A unique approach to trial design
Liam Smeeth, Professor of Clinical Epidemiology at the London School of Hygiene & Tropical Medicine, talks to us about the Statin WISE trial and why an N-of-1 trial design will provide a statistical powerful trial without the need to recruit thousands of patients.
The research - Trial overview
Statins are one of the most widely used drugs and very effective at preventing heart attacks and strokes, but some people stop taking them because of muscle aches and pains. However, there is limited trial data on statins and their effects on muscle pain.
In order to investigate whether there is a direct link between statins and muscle pain Professor Liam Smeeth and his team, at the London School of Hygiene and Tropical medicine have set up the Statin WISE Trial. This is the first of its kind to look at the relationship between statins and muscle pain. It is also one of the first trials in the UK to use an N-of-1 trial design.
A unique approach
An N-of-1 design is where a single patient is compared with themselves, they are the main comparison.
In the case of the Statin WISE Trial, participants will take statins for a period and then a placebo for a period in a random order and in a blinded way; neither the researchers nor the participants know what they are taking when. Participants will do this for 12 months over which time they complete a symptom diary. The pain scores that the participants’ record will be looked at to see if there are any excess scores during the statin periods. This will tell us whether it is true that statins cause muscle pain or not. The results are then pooled allowing them to be more generalisable.
Why this trial design?
One of the big benefits of using an N-of-1 design is the number of participants required. If this trial were designed as a conventional RCT thousands of patients would have had to be recruited. By using the N-of-1 design, only 200 patients need to be recruited to achieve the same statistical power and precision.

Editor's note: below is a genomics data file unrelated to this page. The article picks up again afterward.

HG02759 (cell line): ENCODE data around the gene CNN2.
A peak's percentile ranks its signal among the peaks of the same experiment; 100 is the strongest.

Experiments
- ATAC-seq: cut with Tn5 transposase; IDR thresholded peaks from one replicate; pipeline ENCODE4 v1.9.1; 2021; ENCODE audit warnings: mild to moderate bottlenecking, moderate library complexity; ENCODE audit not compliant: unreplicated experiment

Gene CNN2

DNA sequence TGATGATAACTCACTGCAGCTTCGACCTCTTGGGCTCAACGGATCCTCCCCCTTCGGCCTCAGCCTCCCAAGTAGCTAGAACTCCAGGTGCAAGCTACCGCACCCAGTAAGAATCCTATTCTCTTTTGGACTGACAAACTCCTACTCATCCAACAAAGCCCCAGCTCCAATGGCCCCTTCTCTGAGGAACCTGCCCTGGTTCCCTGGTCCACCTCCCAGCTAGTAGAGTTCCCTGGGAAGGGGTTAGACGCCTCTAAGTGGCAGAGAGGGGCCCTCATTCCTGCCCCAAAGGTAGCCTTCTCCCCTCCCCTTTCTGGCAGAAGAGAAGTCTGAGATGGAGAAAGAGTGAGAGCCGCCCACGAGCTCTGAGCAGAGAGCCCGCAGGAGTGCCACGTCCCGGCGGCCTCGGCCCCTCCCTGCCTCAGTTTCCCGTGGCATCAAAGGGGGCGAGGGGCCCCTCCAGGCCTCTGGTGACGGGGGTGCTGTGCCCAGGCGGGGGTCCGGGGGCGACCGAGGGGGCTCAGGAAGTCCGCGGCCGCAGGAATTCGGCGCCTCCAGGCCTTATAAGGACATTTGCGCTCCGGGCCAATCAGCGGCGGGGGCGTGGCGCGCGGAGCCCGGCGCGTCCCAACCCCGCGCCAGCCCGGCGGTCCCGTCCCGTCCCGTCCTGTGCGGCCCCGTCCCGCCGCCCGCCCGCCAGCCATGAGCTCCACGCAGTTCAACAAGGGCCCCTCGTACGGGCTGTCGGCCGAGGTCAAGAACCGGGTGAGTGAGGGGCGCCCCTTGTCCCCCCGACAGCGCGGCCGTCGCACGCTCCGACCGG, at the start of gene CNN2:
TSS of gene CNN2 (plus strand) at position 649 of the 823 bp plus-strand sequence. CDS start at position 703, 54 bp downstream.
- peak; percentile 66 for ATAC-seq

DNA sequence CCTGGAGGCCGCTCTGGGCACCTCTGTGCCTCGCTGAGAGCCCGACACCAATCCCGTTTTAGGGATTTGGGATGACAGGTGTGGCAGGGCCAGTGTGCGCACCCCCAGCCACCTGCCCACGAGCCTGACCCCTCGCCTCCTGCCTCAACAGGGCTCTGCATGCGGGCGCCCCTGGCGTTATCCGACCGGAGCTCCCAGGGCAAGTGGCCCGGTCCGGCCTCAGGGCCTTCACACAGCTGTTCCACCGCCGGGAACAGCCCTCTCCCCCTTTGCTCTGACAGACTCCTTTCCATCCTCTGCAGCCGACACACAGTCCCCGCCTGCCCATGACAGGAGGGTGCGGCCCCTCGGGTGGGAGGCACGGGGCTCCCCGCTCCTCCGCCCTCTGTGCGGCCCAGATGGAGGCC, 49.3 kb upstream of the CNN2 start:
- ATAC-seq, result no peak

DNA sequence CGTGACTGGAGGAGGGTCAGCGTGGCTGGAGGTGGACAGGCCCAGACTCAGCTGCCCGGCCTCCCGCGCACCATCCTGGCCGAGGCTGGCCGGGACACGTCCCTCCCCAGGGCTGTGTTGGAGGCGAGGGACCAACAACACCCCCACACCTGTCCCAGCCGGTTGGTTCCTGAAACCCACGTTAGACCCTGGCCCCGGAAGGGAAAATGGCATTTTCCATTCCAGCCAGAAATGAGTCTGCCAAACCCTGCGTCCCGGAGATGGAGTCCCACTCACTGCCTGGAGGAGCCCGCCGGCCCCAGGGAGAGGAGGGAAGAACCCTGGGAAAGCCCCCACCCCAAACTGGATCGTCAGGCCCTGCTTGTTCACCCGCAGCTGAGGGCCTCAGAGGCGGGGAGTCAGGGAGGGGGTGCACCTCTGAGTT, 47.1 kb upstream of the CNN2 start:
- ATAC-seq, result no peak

Challenges of this design
This design has not been used very widely and there is limited literature on it.
The topic area has been a big challenge as many patients feel that statins cause the muscle pain and so they are not keen to go back onto the statins.
MHRA insisted that a pre-trial screening test was done which was a complicating factor especially when the main aim was to keep the trial as simply as possible.
Advice for others
If you are planning on using this trial design, it is important to have clear data about timings. You need to know when you would expect the intervention to have an effect and once the intervention is stopped, when things to go back to normal, so that you can decide on the length of the treatment periods and design the trial.
You will need a placebo to run a blinded trial, which means there are more regulations and ethical approval that will need to be gained.
the match between trial group and placebo group is perfect, since it is the same person. Everyone on the trial benefits from the intervention being tested, nobody is left untreated for a long period. This allows much greater statistical precision, and a more powerful result from a much lower level of recruitment.